Underwater vehicle probes depths of Lake Ontario for long-missing Avro Arrow model planes
The models are considered an important piece of Canadian aviation history
A renewed effort to find missing Avro Arrow model planes, believed to be at the bottom of Lake Ontario since the 1950s, launched Friday.
An underwater vehicle was sent into Lake Ontario by the Raise the Arrow project, a collaboration between several private companies that are working with the assistance of the Canadian Coast Guard and the Royal Canadian Military Institute.
The Thunderfish autonomous underwater vehicle, a programmable submarine, is now busy surveying the section of the lake where the models are believed to be.
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"We're starting with the high probability areas," said John Burzynski, head of OEX, the group leading the recovery efforts.
The submarine is accompanied by a crew on a boat who stay nearby to watch out for boat traffic.
It processes what it "sees" on an on-board computer, "so the job is largely done in terms of creating a map of what they saw that day by the end of the day," said Burzynski.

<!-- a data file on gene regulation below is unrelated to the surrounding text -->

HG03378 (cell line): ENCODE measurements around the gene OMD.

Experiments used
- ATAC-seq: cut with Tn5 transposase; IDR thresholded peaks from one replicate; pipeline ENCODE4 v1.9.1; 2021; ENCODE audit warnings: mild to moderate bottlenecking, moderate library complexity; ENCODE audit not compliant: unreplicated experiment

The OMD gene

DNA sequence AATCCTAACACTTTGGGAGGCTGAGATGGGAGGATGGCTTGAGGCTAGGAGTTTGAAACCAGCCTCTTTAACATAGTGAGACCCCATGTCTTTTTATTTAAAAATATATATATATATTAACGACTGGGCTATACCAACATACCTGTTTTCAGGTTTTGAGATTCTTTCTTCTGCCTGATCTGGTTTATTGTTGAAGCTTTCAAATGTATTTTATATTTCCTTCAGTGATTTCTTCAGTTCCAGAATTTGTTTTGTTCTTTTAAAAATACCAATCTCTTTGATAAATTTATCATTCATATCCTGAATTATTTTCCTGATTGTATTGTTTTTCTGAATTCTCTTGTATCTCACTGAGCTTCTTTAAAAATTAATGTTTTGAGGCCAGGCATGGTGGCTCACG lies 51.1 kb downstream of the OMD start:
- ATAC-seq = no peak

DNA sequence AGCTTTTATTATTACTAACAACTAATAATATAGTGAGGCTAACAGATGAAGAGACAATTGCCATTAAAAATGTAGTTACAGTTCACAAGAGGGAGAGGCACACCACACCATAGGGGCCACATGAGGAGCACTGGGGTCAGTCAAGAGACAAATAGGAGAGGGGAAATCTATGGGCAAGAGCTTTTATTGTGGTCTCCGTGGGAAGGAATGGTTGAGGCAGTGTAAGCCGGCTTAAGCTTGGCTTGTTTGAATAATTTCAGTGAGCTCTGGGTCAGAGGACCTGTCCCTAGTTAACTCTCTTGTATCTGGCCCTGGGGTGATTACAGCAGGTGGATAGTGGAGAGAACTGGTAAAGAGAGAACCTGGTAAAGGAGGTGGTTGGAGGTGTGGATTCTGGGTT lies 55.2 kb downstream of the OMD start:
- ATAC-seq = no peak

In other words, it won't take long to find out if the submarine's four-week search is successful.
"You won't have to wait weeks and months" to hear if anything has been found, said Burzynski. "This will be within days."
Planes built to intercept Soviet bombers
The Avro Arrow was the first and only supersonic interceptor built by the Canadian military, developed in the mid-1950s to respond to Soviet bombers targeting North America's Arctic.
In 1959, the program was abruptly cancelled and all materials related to it were destroyed.
The Avro Arrow models, scaled at one-eighth the size of the actual plane, are thought to have been launched over the lake in the mid-50s.
If recovered, the models will find homes at the Canada Aviation and Space Museum in Ottawa and the National Air Force Museum of Canada in Trenton, Ont.